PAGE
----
Carpal tunnel syndrome is a common condition, usually caused by repetitive movements in the wrist. You may associate it most with office workers who do a lot of typing, but there are a number of jobs and activities that can make you more susceptible. So, what exactly is carpal tunnel syndrome, and what can you do about it?

What is carpal tunnel syndrome?

The carpal tunnel is a narrow passageway in the wrist that allows several tendons and the median nerve to join the palm. Repetitive wrist motions can cause the tendons to become inflamed, or swollen, which puts pressure on the median nerve.

The result is pain in the wrist or hand, as well as tingling, burning, itching or numbness in the hand and fingers.

If left untreated over time, the median nerve can become severely damaged, leading to lasting numbness or weakness, so if you experience any of these symptoms it’s important to get them checked out.

Who is at risk of getting carpal tunnel syndrome?

Office workers who are required to do a lot of typing, causing them to regularly flex, extend and rotate their wrists, are at greater risk of getting carpal tunnel syndrome. However, any job that involves repetitive movements of the wrist can cause the same issue to occur. If you use vibrating tools or work on an assembly line where you are repeating movements again and again, you could have an increased chance of getting carpal tunnel syndrome. Similarly, activities that involve any repetitive motions of the wrist, such as racket sports or even knitting, can cause this painful syndrome.

The condition is more common in women, and most often occurs between the ages of 45 and 64, although it can strike at any time.

Obesity, certain inflammatory conditions (such as rheumatoid arthritis) and fluid retention (common in pregnancy and menopause) also increase your chances. So what treatment options are available?

Treatment options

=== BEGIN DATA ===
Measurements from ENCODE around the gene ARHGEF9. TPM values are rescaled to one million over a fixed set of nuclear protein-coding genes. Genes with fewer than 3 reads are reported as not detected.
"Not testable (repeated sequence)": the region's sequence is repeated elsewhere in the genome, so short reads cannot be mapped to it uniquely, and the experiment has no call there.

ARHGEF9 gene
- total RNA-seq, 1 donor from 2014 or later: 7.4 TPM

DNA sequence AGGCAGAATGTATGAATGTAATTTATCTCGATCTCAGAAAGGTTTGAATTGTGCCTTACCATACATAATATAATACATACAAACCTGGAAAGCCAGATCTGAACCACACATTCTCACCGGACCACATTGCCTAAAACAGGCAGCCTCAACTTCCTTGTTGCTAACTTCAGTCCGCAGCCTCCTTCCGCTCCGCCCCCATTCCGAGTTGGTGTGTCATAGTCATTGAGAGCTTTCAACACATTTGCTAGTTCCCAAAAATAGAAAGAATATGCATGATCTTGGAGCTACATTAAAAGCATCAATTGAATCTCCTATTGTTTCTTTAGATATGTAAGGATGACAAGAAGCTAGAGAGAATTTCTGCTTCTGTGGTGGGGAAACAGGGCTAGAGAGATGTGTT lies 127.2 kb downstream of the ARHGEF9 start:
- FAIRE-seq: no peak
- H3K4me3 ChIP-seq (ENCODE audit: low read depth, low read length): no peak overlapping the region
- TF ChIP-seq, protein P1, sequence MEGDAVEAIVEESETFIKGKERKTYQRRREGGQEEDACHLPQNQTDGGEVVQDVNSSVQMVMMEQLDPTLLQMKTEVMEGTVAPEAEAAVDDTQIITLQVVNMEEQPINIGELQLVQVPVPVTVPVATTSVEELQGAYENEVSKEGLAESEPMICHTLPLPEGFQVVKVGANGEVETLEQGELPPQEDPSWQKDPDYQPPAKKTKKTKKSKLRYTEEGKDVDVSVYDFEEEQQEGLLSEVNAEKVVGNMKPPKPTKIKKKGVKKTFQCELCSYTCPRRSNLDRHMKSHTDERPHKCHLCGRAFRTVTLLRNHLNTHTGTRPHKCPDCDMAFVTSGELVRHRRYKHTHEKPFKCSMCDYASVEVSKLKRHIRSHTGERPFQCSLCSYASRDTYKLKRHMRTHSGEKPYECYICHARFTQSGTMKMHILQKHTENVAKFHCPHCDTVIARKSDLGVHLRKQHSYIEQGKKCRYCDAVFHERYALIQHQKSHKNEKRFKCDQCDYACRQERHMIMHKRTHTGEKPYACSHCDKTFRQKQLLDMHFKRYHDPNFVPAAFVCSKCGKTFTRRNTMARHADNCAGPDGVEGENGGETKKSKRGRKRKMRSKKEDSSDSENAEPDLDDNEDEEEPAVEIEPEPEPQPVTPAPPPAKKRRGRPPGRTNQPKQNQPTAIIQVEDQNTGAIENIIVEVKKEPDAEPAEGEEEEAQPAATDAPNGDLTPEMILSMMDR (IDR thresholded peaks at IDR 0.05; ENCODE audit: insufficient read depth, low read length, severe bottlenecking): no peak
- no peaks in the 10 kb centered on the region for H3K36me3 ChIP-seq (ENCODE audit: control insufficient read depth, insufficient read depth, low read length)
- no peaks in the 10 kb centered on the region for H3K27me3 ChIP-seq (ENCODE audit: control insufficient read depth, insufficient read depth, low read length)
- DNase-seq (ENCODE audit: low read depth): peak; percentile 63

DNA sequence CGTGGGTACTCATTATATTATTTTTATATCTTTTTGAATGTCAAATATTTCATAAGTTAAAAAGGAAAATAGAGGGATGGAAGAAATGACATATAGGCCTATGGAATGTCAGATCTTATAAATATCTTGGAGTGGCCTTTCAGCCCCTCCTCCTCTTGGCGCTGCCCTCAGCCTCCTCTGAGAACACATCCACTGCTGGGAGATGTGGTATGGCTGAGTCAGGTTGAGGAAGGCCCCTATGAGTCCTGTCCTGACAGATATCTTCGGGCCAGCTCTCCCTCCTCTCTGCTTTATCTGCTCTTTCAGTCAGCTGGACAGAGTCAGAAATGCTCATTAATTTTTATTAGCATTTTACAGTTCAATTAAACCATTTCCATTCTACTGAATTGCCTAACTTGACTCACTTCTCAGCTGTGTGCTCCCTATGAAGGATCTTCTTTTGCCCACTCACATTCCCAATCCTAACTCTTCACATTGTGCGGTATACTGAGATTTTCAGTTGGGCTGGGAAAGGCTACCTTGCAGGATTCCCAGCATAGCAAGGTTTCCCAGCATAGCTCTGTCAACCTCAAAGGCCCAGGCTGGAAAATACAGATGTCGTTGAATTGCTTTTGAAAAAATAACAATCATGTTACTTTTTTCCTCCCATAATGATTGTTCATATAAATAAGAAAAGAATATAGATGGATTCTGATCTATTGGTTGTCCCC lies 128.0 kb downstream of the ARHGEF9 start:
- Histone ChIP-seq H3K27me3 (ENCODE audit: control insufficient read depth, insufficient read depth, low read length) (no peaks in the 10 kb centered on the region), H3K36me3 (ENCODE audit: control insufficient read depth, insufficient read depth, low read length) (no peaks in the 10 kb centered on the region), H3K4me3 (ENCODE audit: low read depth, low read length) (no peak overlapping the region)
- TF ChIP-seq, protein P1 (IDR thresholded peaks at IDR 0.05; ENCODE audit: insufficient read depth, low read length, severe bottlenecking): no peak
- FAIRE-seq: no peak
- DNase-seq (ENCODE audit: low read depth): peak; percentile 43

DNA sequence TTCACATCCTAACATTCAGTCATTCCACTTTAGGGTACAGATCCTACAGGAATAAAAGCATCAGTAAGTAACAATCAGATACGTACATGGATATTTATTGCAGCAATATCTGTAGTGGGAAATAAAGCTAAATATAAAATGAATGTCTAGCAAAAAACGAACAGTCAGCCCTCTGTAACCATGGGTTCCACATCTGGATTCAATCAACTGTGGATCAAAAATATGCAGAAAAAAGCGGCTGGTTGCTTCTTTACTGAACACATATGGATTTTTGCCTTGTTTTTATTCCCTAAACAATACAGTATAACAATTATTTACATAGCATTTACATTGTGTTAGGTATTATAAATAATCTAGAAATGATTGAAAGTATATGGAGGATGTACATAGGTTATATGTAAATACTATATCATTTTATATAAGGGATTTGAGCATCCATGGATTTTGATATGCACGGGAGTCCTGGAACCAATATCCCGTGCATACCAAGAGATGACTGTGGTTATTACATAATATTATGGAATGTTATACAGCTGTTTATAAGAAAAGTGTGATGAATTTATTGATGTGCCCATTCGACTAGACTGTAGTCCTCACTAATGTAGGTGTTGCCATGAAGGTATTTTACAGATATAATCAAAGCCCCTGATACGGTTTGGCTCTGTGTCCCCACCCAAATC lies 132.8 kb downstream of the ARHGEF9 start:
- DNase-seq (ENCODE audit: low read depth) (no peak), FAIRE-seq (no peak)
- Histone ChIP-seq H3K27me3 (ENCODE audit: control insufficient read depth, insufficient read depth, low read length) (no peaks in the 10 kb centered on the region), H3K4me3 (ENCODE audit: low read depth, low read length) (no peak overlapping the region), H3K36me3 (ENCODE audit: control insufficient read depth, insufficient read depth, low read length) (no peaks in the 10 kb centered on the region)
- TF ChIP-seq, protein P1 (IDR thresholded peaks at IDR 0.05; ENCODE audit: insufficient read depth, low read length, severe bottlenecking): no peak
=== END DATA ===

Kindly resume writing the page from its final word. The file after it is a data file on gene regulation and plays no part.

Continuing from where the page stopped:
Medication may be prescribed by a doctor to reduce the inflammation, and ibuprofen may reduce pain in the short-term. In severe cases, surgery may be required. However, here at Philip Wood Physiotherapy we will do whatever we can to help you before the need for surgery arises.

We can offer you lifestyle advice on how you might be able to reduce the likelihood of the issue recurring and suggest equipment that could protect your wrist if there are activities that seem to be causing the problem (such as an ergonomic mouse or keyboard).

We can also help you with exercises to reduce the pressure on the nerve and strengthen the wrist. If you do end up requiring surgery, we will work with you during your recovery period, helping you to regain strength and motion in your wrist and hand.

Side note: Poor posture can also contribute to carpal tunnel syndrome, so a physiotherapist may help you to improve the way you sit or stand for long periods of time (you just sat up straight didn’t you…😉)

How can you reduce the impact of carpal tunnel syndrome?

There are a few steps you can take to help prevent carpal tunnel syndrome, or to alleviate the symptoms:

  • If your job involves repetitive wrist movements, make sure you take regular breaks and alternate tasks if possible, in order to reduce the strain on your wrist.
  • Use a relaxed grip and a low level of force (for example to hit keys on a keyboard) if possible.
  • Keep your keyboard at elbow height or slightly lower and choose a mouse that doesn’t strain your wrist.
  • An ice pack can help to reduce inflammation and relieve pain in the short term.

There are also certain exercises that you can do to help look after your wrist. Here are a couple of examples.

  1. Wrist bend

Rest your elbow on a table with your arm pointing straight up. Gently bend your wrist forward at a right angle and hold for 5 seconds. Then bend your wrist backward and hold for 5 seconds. Repeat 10 times.

  1. Wrist flex

Hold your arm out straight in front of you, palm down, and bend your wrist down. Use your other hand to press the stretching hand towards your body and hold for 15 – 20 seconds. Then bend the stretching hand in the other direction and use the other hand to pull your fingers back. Hold for 15 – 20 seconds. Repeat 5 times.

Depending on your situation and symptoms, a physiotherapist will be able to recommend specific exercises to suit your particular needs. If youre experiencing symptoms of carpal tunnel syndrome, give us a call on 9838 3030 and we will do our best to help relieve your pain and get you feeling stronger as soon as we can. Now that’s something we can hi-5 to!